Embryonic Stem Cells Help Deaf Gerbils Hear

But any help for humans is still far off
By John Johnson,  Newser Staff
Posted Sep 12, 2012 7:12 PM CDT
Embryonic Stem Cells Help Deaf Gerbils Hear
This undated photo provided by Nature shows cells in the inner ear of a deaf gerbil. The yellow ones are nerve cells derived from human embryonic cells.   (Marcelo Rivolta)

British researchers are reporting what might be a potential breakthrough in the treatment of deafness. They injected embryonic stem cells from humans into the inner ears of deaf gerbils, and the stem cells restored 45% of the gerbils' hearing range, on average, in 10 weeks, reports the BBC. Two caveats: Any similar treatment for humans is still years away, and the particular type of deafness treated in the study is an uncommon one, affecting maybe 10% of hearing-impaired people. Still, the results in Nature are seen as a small but significant first step.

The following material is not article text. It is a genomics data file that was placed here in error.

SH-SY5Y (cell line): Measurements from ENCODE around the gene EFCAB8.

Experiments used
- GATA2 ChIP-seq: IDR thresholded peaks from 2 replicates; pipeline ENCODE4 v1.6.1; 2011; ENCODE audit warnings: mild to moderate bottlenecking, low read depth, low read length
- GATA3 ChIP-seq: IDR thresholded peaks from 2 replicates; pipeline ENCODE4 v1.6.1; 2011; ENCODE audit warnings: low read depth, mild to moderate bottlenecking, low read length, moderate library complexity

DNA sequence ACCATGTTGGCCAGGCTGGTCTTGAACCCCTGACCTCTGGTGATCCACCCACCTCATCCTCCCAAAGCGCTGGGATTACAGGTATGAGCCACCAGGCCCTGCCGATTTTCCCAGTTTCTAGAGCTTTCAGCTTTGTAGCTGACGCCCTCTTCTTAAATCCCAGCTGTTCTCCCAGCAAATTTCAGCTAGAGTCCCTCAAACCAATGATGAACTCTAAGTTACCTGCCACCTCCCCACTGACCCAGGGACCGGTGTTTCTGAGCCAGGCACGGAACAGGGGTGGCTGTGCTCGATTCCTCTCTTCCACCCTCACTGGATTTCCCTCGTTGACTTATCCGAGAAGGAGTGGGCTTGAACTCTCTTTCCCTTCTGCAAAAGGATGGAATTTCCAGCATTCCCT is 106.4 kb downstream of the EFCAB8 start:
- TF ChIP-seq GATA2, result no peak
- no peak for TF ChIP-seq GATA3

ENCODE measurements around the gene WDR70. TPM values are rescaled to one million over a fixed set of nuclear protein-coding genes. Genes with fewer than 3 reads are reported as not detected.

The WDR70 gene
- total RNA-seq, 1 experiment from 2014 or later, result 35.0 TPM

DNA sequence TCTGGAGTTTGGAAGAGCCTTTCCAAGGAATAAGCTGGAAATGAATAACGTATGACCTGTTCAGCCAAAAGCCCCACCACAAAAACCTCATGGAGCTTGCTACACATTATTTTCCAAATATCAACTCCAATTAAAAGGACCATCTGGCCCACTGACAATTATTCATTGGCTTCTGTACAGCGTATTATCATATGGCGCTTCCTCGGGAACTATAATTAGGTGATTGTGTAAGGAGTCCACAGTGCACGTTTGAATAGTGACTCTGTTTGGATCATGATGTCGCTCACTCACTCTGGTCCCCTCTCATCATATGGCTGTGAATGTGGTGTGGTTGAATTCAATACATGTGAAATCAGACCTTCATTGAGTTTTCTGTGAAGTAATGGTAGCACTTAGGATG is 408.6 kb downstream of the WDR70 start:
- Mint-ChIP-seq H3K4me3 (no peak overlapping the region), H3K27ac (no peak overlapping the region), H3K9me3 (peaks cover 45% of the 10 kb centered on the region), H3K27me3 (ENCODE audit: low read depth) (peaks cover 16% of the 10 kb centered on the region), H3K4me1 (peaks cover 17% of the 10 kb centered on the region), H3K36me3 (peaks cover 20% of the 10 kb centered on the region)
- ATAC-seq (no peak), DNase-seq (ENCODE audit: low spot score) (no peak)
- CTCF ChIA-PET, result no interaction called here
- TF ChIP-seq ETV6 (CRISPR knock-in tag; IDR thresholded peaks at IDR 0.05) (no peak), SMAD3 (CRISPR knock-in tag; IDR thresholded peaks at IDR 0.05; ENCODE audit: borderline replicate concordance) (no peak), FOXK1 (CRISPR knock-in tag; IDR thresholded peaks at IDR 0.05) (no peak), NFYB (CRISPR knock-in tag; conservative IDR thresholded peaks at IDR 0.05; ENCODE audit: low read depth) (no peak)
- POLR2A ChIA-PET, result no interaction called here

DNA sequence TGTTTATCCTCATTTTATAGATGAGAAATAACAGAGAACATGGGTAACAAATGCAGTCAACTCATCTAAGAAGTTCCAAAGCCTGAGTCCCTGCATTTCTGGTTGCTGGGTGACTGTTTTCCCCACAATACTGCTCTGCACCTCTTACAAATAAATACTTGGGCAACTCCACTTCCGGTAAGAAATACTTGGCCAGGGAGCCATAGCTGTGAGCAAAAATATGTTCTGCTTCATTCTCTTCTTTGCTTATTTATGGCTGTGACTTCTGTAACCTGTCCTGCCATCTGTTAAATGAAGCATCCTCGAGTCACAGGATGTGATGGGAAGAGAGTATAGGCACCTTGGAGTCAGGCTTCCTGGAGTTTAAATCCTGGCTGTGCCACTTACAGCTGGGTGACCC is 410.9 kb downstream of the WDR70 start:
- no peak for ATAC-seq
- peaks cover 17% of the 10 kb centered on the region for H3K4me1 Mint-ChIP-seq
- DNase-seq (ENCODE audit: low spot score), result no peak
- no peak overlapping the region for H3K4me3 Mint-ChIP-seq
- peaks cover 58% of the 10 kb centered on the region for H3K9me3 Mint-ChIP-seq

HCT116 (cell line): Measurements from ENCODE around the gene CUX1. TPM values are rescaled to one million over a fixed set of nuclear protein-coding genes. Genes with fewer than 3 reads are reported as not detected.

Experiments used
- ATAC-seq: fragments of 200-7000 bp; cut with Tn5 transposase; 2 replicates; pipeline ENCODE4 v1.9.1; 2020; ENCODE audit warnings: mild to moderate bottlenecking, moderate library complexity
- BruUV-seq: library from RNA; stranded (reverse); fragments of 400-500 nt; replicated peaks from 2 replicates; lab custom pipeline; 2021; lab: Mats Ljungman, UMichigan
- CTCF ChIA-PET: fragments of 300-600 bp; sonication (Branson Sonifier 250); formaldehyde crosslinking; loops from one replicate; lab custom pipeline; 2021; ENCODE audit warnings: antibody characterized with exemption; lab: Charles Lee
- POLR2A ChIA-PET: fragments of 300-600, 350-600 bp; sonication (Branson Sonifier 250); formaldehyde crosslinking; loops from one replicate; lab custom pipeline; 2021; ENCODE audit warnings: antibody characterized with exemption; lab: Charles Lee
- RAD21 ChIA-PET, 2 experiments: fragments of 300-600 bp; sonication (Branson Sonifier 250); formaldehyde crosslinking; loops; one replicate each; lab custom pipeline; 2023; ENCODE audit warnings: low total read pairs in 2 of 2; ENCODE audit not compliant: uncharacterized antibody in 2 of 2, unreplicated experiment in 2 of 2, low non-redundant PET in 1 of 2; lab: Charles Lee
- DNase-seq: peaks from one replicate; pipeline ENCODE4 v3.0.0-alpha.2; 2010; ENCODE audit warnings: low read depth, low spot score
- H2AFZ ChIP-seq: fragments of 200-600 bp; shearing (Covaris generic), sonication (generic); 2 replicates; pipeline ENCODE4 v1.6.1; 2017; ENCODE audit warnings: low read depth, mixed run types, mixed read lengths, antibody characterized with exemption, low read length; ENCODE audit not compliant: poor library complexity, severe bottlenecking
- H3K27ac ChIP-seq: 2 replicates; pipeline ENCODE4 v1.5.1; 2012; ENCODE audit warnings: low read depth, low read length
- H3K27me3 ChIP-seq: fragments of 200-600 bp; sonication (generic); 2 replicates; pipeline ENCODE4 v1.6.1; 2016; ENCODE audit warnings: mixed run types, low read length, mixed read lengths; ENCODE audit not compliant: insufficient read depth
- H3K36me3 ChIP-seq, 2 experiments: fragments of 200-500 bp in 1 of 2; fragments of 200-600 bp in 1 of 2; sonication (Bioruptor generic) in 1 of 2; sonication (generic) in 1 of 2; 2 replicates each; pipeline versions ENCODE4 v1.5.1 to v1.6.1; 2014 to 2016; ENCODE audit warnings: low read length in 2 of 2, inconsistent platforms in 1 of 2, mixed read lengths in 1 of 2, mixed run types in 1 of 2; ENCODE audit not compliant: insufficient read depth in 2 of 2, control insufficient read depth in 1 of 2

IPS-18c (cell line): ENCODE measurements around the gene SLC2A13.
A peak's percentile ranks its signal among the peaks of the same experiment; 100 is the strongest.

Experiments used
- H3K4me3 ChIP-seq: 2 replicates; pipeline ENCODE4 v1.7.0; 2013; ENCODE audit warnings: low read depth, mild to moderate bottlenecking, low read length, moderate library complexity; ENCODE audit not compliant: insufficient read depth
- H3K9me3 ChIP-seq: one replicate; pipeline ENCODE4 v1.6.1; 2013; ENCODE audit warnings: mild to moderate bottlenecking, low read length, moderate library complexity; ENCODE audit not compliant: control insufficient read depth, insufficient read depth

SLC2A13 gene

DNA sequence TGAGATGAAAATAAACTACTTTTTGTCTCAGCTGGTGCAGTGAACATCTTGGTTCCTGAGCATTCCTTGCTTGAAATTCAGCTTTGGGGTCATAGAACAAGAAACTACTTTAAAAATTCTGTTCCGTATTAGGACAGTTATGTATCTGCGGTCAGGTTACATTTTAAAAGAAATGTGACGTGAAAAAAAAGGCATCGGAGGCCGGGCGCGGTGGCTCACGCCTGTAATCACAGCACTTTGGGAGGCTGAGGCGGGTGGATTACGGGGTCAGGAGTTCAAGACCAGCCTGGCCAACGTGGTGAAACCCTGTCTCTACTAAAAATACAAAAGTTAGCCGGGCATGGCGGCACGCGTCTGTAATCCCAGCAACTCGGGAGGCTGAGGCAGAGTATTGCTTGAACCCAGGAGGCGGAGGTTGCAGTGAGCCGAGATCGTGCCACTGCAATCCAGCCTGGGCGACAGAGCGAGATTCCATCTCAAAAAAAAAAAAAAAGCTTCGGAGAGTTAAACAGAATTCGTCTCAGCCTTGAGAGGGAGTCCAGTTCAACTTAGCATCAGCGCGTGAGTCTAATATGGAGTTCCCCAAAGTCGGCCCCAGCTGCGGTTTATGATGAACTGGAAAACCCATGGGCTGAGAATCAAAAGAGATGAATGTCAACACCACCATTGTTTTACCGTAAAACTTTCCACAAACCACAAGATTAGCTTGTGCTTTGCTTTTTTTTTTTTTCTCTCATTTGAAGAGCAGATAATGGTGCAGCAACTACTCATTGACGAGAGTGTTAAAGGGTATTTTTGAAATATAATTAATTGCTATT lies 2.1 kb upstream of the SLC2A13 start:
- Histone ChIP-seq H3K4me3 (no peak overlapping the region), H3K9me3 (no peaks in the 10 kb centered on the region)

"It would mean going from being so deaf that you wouldn't be able to hear a lorry or truck in the street to the point where you would be able to hear a conversation," says one of the scientists involved in the study. (More deaf stories.)

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